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Duterte orders more funds, pork imports to fight African swine fever
A display of pork meat for sale at Commonwealth Market in Quezon City on Wednesday, April 21, 2021.
The STAR/Boy Santos, file

Duterte orders more funds, pork imports to fight African swine fever

Ramon Royandoyan (Philstar.com) - May 11, 2021 - 3:45pm

MANILA, Philippines — President Rodrigo Duterte unleashed on Tuesday a twin fix of additional funds and imports to the prolonged pork epidemic that drastically reduced supplies, stoked inflation and threatened to derail the economy from its recovery path.

First, Duterte issued Proclamation No. 1143 that declared a “state of calamity” nationwide due to the 2-year-old African swine fever (ASF). The issuance will free up billions of pesos in public funds not only for state agencies but also for cities and provinces at the forefront of the epidemic fight.

At the national level, calamity funds with remaining balance of P10.93 billion as of April may now be accessed and so do their counterpart funding in cities and municipalities for interventions like purchasing piglets to repopulate the swine sector as well as treatment for infected pigs.

Apart from more funds, Duterte also authorized larger pork imports under a new Executive Order (EO) No. 133. The EO hikes quantity limits in shipments by 200,000 metric tons from existing 54,210 MT, under which imports will get charged a lower tariff. Traders may choose to bring in more but would have to pay a higher levy to do so.

The latest EO was actually only an amendment to his EO 128 that prescribed a heftier 400,000 MT increase in minimum access volume (MAV). That did not sit well with senators who sparred with economic managers over the plan, until such time they reached a compromise of adding only half of the administration’s original proposal.

Senators, who can overturn Duterte’s EO through a resolution with the Lower House, also won concessions on the tariff level: whereas the Executive branch wanted them down to as much as 5% for imports within the quota, the deal was to set the minimum at double that rate at 10%, rising to 15% for out-of-quota shipments.

Interestingly, Duterte’s latest EO did not tinker with the tariffs to effect the deal with the upper chamber. Doing so would be crucial in two fronts: first, honoring the agreement with a co-equal branch, and second, incentivizing more pork imports to come in and replenish supplies so that retail prices of the country’s main protein source finally go down.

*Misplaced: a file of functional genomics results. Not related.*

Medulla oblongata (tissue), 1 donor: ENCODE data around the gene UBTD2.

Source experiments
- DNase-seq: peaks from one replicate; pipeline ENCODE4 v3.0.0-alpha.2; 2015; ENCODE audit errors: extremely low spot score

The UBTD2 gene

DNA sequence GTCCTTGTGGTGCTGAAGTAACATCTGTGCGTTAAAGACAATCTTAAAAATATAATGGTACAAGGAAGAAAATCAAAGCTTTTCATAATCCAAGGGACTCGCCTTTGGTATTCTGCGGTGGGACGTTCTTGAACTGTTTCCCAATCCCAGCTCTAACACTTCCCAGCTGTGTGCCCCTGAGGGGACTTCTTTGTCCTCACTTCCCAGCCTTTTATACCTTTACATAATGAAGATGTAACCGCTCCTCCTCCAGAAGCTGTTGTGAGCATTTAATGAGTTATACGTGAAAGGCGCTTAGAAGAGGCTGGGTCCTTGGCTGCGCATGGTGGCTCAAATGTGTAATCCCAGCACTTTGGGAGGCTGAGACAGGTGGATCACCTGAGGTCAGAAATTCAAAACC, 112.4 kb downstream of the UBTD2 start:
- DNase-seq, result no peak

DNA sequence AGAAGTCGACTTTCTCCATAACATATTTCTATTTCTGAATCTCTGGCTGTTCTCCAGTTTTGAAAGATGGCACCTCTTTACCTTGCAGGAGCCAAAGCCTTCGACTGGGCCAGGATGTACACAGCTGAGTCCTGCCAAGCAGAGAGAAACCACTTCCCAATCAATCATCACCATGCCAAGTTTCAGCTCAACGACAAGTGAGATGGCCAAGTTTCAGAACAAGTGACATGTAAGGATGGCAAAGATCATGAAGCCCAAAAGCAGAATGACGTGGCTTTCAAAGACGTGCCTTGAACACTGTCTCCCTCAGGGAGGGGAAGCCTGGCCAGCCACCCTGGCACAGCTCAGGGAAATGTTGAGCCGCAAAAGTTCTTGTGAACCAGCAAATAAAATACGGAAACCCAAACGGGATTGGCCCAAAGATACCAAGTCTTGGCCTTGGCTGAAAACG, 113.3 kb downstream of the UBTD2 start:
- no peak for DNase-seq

Government officials have not responded to request for comment as of this posting. Nonetheless, pork traders already welcomed Duterte’s latest actions with hopes for a “meaningful impact” on the market.

“Five and a half months later, the ASF fire has not been put out and is still burning,” Jess Cham, president of the Meat Importers and Traders Association, an industry group, said in a text message. “We hope this will be enough…The country is still losing production capacity.”

Meanwhile, while they welcome the declaration of state of calamity, Edwin Chen, president of the Pork Producers Federation of the Philippines, a group of hog raisers, castigated the government for relying on imports to resolve the pork shortages, even if such a fix was only intended to be temporary.

“I think the DA (Department of Agriculture) is sending a wrong signal to the industry by proposing MAV expansion and lowering of tariff which were not consulted with the sector,” Chen said in a text message.

“DA is not sending a strong support for the local agriculture but more on import liberalization...that (runs) counter (to) repopulation," he added.

AFRICAN SWINE FEVER PHILIPPINE INFLATION
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